Argentina’s Juarez Allen, Saravia Vinay to Co-Produce Cuban Debut ‘Shock Labor’ (EXCLUSIVE)

Allen is attending IFF Panama for the screening of her Berlin-player ‘Soldier’ and the inaugural Campus Latino

Gema Juarez Allen
Courtesy of Gema Juarez Allen

Argentina’s Gema Juarez Allen, one of Latin America’s most dynamic producers, is partnering with Cuba’s María Carla del Rio (“Between the Lines”) and Uruguay’s Sandino Saravia Vinay (“Neon Bull”) to co-produce “Shock Labor,” the debut feature by Cuban director, Marcos Diaz, which has been selected for La Fabrique des Cinemas du Monde in Cannes, a project development program for young directors from emerging countries developed by the Institut Français.

“Shock” is a dark humor fantasy drama set in contemporary Cuba, about a young woman who has a miscarriage during a skeet shooting competition, and is then carried away by a tornado to a rich tourist area that transforms her life.

Diaz directed 60-minute docu “Fractal,” at the age of 17 and recently completed the short “Natural Phenomena”, which competed at Mexico’s Gudalajara Festival.

“Shock” was presented in the Berlinale Talent Market, where it won a Special Mention in the VFF Talent Highlight Award; in late March it received backing from the Tribeca Film Institute’s Latin American Fund.

Allen saw the project at Berlin and then closed the deal at the Co-Production Meeting in Guadalajara, where Vinay also came on board. The co-producers are now preparing to submit the project to Ibermedia.

“It’s a great story and such a fun way to talk about contemporary Cuba,” says Allen.

She added: “They made a short film that was totally brilliant and also a teaser which is amazing. The script is so well written. It’s really a solid project. It’s surprising that it’s a first film. It’s very fresh in terms of the language and proposed visuals. Everything is very new. You don’t get that feeling very often.”

This will be the first time that Allen will co-produce with Cuba, where the picture will be lensed. Some of the key technicians will be Argentinian, and some of the post-production will take place in Argentina.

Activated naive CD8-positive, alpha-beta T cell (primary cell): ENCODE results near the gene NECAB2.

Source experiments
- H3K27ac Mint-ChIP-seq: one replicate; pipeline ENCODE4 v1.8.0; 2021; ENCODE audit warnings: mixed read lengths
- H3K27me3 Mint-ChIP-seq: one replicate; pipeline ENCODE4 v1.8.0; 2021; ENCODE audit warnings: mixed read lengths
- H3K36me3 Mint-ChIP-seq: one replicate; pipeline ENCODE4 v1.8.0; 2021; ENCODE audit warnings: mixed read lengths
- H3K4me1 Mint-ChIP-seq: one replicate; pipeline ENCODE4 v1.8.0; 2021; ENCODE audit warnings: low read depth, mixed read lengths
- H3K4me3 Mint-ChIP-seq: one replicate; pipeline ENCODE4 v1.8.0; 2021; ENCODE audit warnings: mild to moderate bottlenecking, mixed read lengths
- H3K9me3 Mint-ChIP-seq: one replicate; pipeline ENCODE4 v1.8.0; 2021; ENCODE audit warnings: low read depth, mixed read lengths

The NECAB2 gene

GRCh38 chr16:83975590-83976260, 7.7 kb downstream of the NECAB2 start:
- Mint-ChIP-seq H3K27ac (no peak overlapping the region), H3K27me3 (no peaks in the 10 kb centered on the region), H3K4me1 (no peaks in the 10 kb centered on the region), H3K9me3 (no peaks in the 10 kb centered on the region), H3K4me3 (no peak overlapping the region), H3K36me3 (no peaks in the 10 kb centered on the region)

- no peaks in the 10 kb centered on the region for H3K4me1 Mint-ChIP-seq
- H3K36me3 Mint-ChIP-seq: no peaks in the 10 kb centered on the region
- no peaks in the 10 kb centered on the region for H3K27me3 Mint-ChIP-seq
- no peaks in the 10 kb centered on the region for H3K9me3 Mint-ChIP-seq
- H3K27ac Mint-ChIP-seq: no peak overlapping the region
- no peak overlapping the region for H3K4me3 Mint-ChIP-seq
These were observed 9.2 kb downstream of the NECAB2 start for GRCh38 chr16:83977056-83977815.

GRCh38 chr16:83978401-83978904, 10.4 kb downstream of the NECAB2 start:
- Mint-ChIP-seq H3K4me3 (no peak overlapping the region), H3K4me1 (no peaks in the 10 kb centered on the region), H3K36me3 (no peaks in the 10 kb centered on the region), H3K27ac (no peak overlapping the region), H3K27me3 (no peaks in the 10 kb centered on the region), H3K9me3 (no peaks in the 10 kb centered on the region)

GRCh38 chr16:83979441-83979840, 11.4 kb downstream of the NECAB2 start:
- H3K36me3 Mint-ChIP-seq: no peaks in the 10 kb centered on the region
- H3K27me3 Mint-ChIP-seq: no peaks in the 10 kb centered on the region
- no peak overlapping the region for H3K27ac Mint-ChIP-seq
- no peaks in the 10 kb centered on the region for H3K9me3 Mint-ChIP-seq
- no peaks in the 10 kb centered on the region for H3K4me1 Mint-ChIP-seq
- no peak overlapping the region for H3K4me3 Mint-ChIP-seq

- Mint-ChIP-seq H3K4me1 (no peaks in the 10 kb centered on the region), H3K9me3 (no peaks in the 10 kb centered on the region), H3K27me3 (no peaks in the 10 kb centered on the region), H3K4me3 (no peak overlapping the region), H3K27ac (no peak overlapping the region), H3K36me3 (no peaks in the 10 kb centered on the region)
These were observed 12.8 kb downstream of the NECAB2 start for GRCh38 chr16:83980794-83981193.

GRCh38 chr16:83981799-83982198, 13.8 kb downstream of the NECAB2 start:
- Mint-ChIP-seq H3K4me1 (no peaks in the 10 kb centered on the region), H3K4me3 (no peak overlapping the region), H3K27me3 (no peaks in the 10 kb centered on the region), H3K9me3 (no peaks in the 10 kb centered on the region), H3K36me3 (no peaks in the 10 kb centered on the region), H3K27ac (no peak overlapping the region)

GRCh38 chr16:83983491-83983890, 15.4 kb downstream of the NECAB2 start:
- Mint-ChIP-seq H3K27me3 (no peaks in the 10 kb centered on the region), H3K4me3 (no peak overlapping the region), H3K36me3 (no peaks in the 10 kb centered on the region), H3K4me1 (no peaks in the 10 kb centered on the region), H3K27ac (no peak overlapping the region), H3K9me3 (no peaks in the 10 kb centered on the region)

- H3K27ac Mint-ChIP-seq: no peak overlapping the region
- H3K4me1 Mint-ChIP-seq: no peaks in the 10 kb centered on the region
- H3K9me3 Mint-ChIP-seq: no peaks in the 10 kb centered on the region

To date, Allen has co-produced several projects with Panama, but this will be her first co-production with the Caribbean.

“In general it’s very difficult to co-produce with Central America and Caribbean because they have very little state production funding,” she explains. “In Cuba, they have some support from the national film institute, ICAIC and Ibermedia is also very important for Cuba. But it’s a challenge.”

She is attending the 6th Panama Film Festival to present her Berlin-player “Soldier,” by Manuel Abramovich, and to take part in the first edition of Campus Latino, a three-day workshop integrated within a year-long project development process spanning Panama, Mexico and Munich.

Allen says that she’s particularly interested in films from Central America and the Caribbean because many of the countries have nascent film industries – Cuba being one of the main exceptions – and offers new stories and little-known universes. One of her all-time favorite pics is the 1968 Cuban film “Memories of Underdevelopment,” by Tomás Gutiérrez Alea.

“Even though this zone has a common link to the rest of Latin America, the stories are very different and many Central American cinematographies are very new.”

Allen is also very enthusiastic about IFF Panama: “The festival treats people really well and choose a really good range of guests. There’s real buzz about this festival because it has a very well-curated small selection of films, they know what works here. It’s a good platform.”

She is currently co-producing with Panama on Abner Benaim’s documentary “Ruben Blades is Not My Name,” that also involves Benaim’s Apertura Films, Colombia’s Ciudad Lunar (“Embrace of the Serpent”), and has backing from Ibermedia, DICINE Panamá s film fund, COPA airlines and Panamanian TV station TVN.

Her other projects include docu “Veteranos,” by Lola Arias, funded by the IDFA Fund and Argentina’s INCAA film institute, and fiction film, “La Cama,” by Mónica Lairana, that is co-produced with the Netherlands (Topkapi Films), Germany (Sutor Kolonko) and Brazil (Tres Moinhos) and received support from HBF, WCF, NRW, ANCINE and INCAA.

She is also developing Manuel Abramovich’s “Blue Boy,” which will be shot in Berlin’s gay district and fiction projects by two first-time Argentinean directors – “Nora Cohen,” by Nicolas Dolensky” and “La Division Continental,” by Lucio Castro.